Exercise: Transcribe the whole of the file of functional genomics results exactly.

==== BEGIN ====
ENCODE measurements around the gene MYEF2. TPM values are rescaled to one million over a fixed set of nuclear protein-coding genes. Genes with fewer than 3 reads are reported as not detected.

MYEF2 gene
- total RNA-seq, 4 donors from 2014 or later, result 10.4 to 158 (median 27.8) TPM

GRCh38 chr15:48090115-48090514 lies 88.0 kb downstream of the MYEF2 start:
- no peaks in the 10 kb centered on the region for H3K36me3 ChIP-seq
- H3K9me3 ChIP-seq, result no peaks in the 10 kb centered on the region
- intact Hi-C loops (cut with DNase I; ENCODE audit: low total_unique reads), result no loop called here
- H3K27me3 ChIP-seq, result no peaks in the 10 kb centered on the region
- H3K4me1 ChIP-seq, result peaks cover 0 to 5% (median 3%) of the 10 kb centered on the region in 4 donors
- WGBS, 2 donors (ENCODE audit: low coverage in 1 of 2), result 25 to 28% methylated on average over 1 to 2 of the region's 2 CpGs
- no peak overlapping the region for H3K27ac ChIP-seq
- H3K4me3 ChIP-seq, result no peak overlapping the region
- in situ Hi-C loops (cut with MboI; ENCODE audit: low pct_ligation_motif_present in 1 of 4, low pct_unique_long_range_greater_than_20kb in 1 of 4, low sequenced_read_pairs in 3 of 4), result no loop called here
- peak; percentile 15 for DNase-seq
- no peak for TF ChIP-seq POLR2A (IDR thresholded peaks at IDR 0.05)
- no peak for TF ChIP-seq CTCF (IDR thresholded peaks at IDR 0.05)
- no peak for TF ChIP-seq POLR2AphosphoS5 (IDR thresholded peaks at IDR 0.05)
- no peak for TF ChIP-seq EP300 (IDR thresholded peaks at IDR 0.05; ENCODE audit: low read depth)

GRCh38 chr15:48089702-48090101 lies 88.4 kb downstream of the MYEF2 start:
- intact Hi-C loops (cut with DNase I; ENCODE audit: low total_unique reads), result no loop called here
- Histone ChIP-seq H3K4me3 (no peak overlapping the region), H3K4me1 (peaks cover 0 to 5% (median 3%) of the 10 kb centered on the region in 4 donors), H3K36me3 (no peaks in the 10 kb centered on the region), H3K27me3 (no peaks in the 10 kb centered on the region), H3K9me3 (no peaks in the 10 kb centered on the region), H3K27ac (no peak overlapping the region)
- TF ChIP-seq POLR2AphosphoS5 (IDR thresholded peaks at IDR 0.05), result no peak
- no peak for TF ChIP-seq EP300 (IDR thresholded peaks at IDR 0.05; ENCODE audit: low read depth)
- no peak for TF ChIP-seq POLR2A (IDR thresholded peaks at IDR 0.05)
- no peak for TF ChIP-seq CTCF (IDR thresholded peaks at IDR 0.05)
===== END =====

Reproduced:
ENCODE measurements around the gene MYEF2. TPM values are rescaled to one million over a fixed set of nuclear protein-coding genes. Genes with fewer than 3 reads are reported as not detected.

MYEF2 gene
- total RNA-seq, 4 donors from 2014 or later, result 10.4 to 158 (median 27.8) TPM

GRCh38 chr15:48090115-48090514 lies 88.0 kb downstream of the MYEF2 start:
- no peaks in the 10 kb centered on the region for H3K36me3 ChIP-seq
- H3K9me3 ChIP-seq, result no peaks in the 10 kb centered on the region
- intact Hi-C loops (cut with DNase I; ENCODE audit: low total_unique reads), result no loop called here
- H3K27me3 ChIP-seq, result no peaks in the 10 kb centered on the region
- H3K4me1 ChIP-seq, result peaks cover 0 to 5% (median 3%) of the 10 kb centered on the region in 4 donors
- WGBS, 2 donors (ENCODE audit: low coverage in 1 of 2), result 25 to 28% methylated on average over 1 to 2 of the region's 2 CpGs
- no peak overlapping the region for H3K27ac ChIP-seq
- H3K4me3 ChIP-seq, result no peak overlapping the region
- in situ Hi-C loops (cut with MboI; ENCODE audit: low pct_ligation_motif_present in 1 of 4, low pct_unique_long_range_greater_than_20kb in 1 of 4, low sequenced_read_pairs in 3 of 4), result no loop called here
- peak; percentile 15 for DNase-seq
- no peak for TF ChIP-seq POLR2A (IDR thresholded peaks at IDR 0.05)
- no peak for TF ChIP-seq CTCF (IDR thresholded peaks at IDR 0.05)
- no peak for TF ChIP-seq POLR2AphosphoS5 (IDR thresholded peaks at IDR 0.05)
- no peak for TF ChIP-seq EP300 (IDR thresholded peaks at IDR 0.05; ENCODE audit: low read depth)

GRCh38 chr15:48089702-48090101 lies 88.4 kb downstream of the MYEF2 start:
- intact Hi-C loops (cut with DNase I; ENCODE audit: low total_unique reads), result no loop called here
- Histone ChIP-seq H3K4me3 (no peak overlapping the region), H3K4me1 (peaks cover 0 to 5% (median 3%) of the 10 kb centered on the region in 4 donors), H3K36me3 (no peaks in the 10 kb centered on the region), H3K27me3 (no peaks in the 10 kb centered on the region), H3K9me3 (no peaks in the 10 kb centered on the region), H3K27ac (no peak overlapping the region)
- TF ChIP-seq POLR2AphosphoS5 (IDR thresholded peaks at IDR 0.05), result no peak
- no peak for TF ChIP-seq EP300 (IDR thresholded peaks at IDR 0.05; ENCODE audit: low read depth)
- no peak for TF ChIP-seq POLR2A (IDR thresholded peaks at IDR 0.05)
- no peak for TF ChIP-seq CTCF (IDR thresholded peaks at IDR 0.05)